Date Published: June 18, 2020
The near-term impacts of COVID-19 have been well covered by economists over the last several months. While certainly helpful for the ‘here and now’, we also need to start thinking about how COVID-19 will reshape industries once the pandemic subsides. At the heart of the discussion lies the commercial real estate sector, whose landscape is bound to see changes as the ground beneath shifts over the coming years. Through a series of papers, we hope to highlight some of the potential risks across the various CRE segments. In this piece, we focus on the office segment and address the question “How will COVID-19 reshape the demand for office space?”.
Our findings suggest that COVID-19 will likely lead to slower growth in office demand, as it helps to accelerate trends that were already in the works even before the health crisis began. Teleworking appears to be the biggest culprit, particularly across information, financial activities and professional & business services, where a growing share of the workforce had already been working from home. Technological advancements such as in voice recognition, automation and artificial intelligence, meanwhile, will continue to reduce the need for some business support services (i.e. travel and reservation services, online content reviewers etc.), leading to reduced demand for office space. At the same time, the potential for worker preferences to change, shifting away from dense office markets to working from home or flex workspace closer to suburban areas, also poses some risk for traditional office hubs.
That being said, there does seem to be some counterbalancing forces at play. For instance, despite the strong lure of teleworking, many positions could continue to favor the office setup. This is particularly true for jobs that are very sensitive to privacy and security issues (i.e. select banking jobs and IT), those that require frequent face-to-face client interaction (i.e. select banking and real estate jobs) or those that require the use of expensive equipment (i.e. media studios). In addition, those subsegments of the office market unable to have employees telecommute will likely have to adjust office configurations to meet new health standards. This includes more distance between individual work stations, increased containment across departments and/or divisions, and perhaps even increasing the amount of common areas to minimize the number of employee contact points. Co-working spaces, while highly susceptible to the pandemic’s near-term pressure, could benefit from the changing landscape once the eye of the storm has passed. Co-working spaces offer flexible short-term leases that range in size, catering to both small and large business needs. Such configurations could prove beneficial when long-term planning becomes difficult and companies are looking to free-up cash for capital expenditure purposes.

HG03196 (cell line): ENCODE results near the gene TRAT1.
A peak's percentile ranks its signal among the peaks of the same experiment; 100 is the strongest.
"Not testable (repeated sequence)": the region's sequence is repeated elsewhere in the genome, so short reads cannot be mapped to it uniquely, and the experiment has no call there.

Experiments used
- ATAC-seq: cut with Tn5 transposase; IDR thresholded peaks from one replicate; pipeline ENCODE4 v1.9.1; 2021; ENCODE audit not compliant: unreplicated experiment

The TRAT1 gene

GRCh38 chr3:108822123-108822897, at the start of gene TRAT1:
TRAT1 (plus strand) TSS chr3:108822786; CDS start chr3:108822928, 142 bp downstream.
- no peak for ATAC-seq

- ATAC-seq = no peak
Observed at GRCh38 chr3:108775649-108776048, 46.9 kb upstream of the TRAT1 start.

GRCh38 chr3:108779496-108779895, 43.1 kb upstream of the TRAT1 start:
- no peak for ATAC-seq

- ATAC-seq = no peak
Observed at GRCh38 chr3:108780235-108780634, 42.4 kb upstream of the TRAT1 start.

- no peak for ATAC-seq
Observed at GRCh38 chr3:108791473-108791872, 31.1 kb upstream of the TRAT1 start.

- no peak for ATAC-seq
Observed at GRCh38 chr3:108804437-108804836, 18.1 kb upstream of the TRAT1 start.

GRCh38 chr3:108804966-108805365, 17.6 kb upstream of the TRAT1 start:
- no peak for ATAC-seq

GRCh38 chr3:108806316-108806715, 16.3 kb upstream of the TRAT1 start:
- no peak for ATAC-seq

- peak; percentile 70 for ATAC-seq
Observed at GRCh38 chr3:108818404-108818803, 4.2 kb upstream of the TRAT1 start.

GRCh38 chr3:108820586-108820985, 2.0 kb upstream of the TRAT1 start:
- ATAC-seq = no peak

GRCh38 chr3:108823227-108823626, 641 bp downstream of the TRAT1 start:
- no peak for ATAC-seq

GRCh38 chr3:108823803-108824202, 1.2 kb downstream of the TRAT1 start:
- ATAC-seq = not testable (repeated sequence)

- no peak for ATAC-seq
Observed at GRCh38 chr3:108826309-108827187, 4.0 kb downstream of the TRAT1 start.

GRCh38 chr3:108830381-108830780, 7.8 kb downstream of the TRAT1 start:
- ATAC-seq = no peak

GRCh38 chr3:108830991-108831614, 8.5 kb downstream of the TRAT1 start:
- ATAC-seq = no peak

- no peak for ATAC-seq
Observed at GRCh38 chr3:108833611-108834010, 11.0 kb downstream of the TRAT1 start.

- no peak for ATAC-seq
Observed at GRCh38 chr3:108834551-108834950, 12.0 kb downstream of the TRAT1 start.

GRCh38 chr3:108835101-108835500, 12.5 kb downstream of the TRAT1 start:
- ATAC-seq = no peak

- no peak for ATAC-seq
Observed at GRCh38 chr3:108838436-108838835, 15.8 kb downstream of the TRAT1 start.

We can’t talk about the future without giving an important nod to the present. Like much of everything these days, the near-term narrative for the office sector is no exception in looking quite dim.
Even prior to the pandemic, demand for office space was on a gradual decelerating path. This was in line with a rising trend in working remotely and a decelerating trend in office-using employment growth (Chart 2). While payroll growth among several categories that make up office employment performed decently on a trend basis – growth in professional and tech services was running at 3% year-on-year at the start of this year compared to 2% in late 2017 – the longer-term slowdown is largely attributable to softer performance in the management of companies and enterprises, as well as administrative services. Despite a slowing demand backdrop, on the other side of the ledger, builders had taken a more conservative approach to new projects in the years that followed the Great Recession. And, with supply continuing to come in near demand, the office vacancy rate had generally continued to narrow, until recently (Chart 3).
However, now the market must contend with a sharp drop in demand in light of the COVID-19 wrecking ball. Evidence from the March through May payrolls suggests that while office-using employment is not bearing the initial brunt of the COVID-19 disruption, it certainly isn’t escaping unscathed. Office-using payrolls still fell by 8% between February and May – slightly less than half the decline across all other categories combined (Chart 4). Given that office employees who typically use a computer for work, may be more adept at working remotely, this result is not entirely surprising in the current environment where remote working solutions are encouraged. Having an edge at working from home comes in handy in other ways too. For instance, office-based firms may continue to operate and generate revenue, making it easier to meet existing rent obligations relative to firms that must have their employees working out of a business site but are unable do so at the moment.
Despite a number of elements that may help support the office sector in the short-term, there are still plenty of pain points and risks. For starters, in light of physical distancing efforts and increased uncertainty, new leasing activity is likely to come to a screeching halt over the near-term. The nimbler co-working space segment, which tends to offer shorter-term leases in densely-populated markets, may be at an increased risk as far as renewals or new leasing activity goes. The changing economic backdrop has forced WeWork, a large coworking space provider, to lay off workers and to skip rent payments on many of its locations. Simmering pressures on the coworking space could intensify the woes for the entire office market through increased vacancies and lower rents. This added pressure however, will vary by region. Some markets, for example New York City, are more exposed to co-working space than others – see Text Box 1.